Small Employers Lead the Way in Funding HSAs

Great article from our partner, United Benefit Advisors (UBA) by Bill Olson.

The average employer contribution to an HSA is $474 for a single employee (down 3.5 percent from 2015 and 17.6 percent from five years ago) and $801 for a family (down 9.2 percent from last year and 13.7 percent from five years ago). There was a 26 percent increase in the number of individuals enrolled in HSAs, likely due to the increase in CDHP enrollment (which often have HSAs tied to them). Since 2013, there has been a 97.7 percent increase in enrollment, showing significant employer and employee interest in these plans over time.

Looking at contributions by group size, singles at companies with 200 to 499 employees receive the lowest HSA contributions ($409). Singles at some of the smallest companies (25 to 49 employees) receive the most generous contributions ($543), on average.

Like their single counterparts, families get more generous contributions from small employers. The average family HSA contribution in groups with 25 to 49 employees was $908 (though, in general, small employer contributions have been declining over time).

Last year, some of the smallest companies (10 to 24 employees) had the highest HSA enrollment (16.3 percent). However, rapid enrollment increases among large employers in recent years now places the largest companies (1,000+ employees) as HSA enrollment leaders with 19.1 percent enrolled.

See the original article Here.

Source:

Olson B. (2017 June 15). Small employers lead the way in funding HSAs [Web blog post]. Retrieved from address http://blog.ubabenefits.com/small-employers-lead-the-way-in-funding-hsas http://blog.ubabenefits.com/small-employers-lead-the-way-in-funding-hsas


4 Ways Employers can Prepare for Healthcare Changes

With all the proposed changes coming to healthcare. Take a look at this article by Mark Johnson from Employee Benefit News and see what you can do to prepare yourself and your employees for that call the changes coming to healthcare.

The new healthcare bill, revealed by U.S. Senate Republicans Thursday, could bring significant changes to organizations and their employees. Granted, there’s a long way to go before any Obamacare replacement legislation is signed. But health insurance is a complex component of running any business, and it’s important that employers start preparing for what might come.

Here are four actions items employers should be addressing now.

1. Create a roadmap. A compliance calendar is a helpful tool in identifying major deadlines. Employers are legally obligated to share health insurance and benefits updates with their employees by certain dates. Employees must be given reasonable notice — typically 30 days prior — of a major change in policy. There will likely be a set date for compliance and specific instructions around notice requirements that accompany the new legislation.

One step to compliance is adhering to benefit notice requirements. Benefit notices (i.e., HIPAA, COBRA, Summary Plan Descriptions, Special Health Care Notices, Health Care Reform, Form 5500 and others) vary by the size of the organization. Other steps can be more involved, such as required changes to plan design (e.g., copays, deductibles and coinsurance), types of services covered and annual and lifetime maximums, among others. Create a compliance calendar that reflects old and new healthcare benefit requirements so you can stay on track.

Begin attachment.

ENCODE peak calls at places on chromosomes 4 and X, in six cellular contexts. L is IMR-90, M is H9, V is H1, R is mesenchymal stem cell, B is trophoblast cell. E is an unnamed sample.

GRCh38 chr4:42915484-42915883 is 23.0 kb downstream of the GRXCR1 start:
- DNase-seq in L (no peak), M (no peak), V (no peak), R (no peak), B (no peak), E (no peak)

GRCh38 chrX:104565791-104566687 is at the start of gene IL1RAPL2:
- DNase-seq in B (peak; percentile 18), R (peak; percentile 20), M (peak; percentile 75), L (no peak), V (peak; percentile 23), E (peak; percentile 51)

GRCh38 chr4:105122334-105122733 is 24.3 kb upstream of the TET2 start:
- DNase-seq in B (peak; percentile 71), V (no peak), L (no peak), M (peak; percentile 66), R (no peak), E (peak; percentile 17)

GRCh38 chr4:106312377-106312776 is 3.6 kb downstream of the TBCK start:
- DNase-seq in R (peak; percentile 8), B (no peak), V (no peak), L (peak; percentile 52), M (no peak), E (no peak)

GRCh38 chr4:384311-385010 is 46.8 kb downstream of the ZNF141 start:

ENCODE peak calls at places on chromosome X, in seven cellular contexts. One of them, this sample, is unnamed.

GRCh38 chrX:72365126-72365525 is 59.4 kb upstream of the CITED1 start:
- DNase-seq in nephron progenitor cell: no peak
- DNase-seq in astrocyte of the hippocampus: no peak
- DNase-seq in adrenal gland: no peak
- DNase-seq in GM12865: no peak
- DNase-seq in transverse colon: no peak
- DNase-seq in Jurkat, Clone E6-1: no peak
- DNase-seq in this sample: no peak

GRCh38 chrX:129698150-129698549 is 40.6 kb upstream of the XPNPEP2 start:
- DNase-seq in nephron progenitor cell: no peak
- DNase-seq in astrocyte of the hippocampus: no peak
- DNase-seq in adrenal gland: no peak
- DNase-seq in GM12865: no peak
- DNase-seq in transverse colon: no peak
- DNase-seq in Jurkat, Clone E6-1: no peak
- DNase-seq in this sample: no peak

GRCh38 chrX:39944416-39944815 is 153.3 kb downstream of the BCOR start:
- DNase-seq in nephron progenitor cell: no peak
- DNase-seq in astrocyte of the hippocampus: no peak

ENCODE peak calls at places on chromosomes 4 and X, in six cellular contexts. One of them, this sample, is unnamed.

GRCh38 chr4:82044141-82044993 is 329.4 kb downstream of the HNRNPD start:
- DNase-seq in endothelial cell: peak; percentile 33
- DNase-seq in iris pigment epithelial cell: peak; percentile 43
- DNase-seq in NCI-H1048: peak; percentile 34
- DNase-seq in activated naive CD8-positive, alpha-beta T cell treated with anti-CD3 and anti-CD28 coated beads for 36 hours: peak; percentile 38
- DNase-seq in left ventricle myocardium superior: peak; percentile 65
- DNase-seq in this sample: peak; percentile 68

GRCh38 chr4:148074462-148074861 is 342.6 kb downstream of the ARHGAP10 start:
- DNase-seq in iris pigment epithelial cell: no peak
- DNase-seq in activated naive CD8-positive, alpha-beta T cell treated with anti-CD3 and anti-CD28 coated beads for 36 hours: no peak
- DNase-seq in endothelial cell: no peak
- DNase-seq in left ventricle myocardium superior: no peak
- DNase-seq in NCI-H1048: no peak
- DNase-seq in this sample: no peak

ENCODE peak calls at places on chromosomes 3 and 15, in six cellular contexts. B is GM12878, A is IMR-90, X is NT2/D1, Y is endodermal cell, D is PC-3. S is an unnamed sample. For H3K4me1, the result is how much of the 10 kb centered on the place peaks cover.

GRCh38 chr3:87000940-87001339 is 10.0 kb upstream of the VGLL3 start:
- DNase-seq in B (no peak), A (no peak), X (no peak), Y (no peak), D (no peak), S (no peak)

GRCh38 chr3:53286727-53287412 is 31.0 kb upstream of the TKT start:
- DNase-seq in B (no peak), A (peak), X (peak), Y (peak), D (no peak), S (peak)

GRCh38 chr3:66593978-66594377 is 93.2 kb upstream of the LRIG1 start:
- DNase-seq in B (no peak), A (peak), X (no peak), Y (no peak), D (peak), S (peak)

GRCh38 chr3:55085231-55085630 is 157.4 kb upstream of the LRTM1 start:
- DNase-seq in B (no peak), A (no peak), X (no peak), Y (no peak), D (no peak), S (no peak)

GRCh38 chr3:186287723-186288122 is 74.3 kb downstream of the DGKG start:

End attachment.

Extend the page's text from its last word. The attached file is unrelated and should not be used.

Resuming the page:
2. Rally the troops. Managing healthcare compliance spans several departments. Assemble key external and internal stakeholders by department, including HR, finance, payroll and IT.

Update the team on potential changes as healthcare legislation makes its way through Congress so they can prepare and be ready to execute should a new bill be signed. HR is responsible for communicating changes to employees and providing them with information on their plan and benefits. Finance needs to evaluate how changes in the plan will affect the company’s bottom line. Payroll must be aware of how much of an employee’s check to allocate to health insurance each month. In addition, payroll and Human Resources Information Systems (HRIS) are used to track and monitor changes in employee population, which helps employers determine benefit notice and compliance requirements. All departments need to be informed of the modified health insurance plan as soon as possible and on the same page.

3. Get connected. It’s essential to verify information as it’s released, via newsletters, seminars, healthcare carriers, payroll vendors and consultants. These resources can help employers navigate the evolving healthcare landscape. Knowledge of changes will empower an organization to handle them effectively.

4. Evaluate partnerships. There’s no better time for employers to examine their current partners, from an insurance consultant or broker to the accounting firm and legal counsel. An employer’s insurance consultant should be a trusted adviser in working on budgeting and benchmarking the company plan, administering benefits, evaluating plan performance and reporting outcomes. Finding an insurance solution that meets a company’s business goals, as well as its employee’s needs, can be accomplished with a knowledgeable, experienced insurance partner.

Staying ahead of healthcare changes is essential for organizations to have a smooth transition to an updated healthcare plan. Strategic planning, communication among departments and establishing the right partnerships are key. Employers must be proactive in addressing healthcare changes so they are ready when the time comes.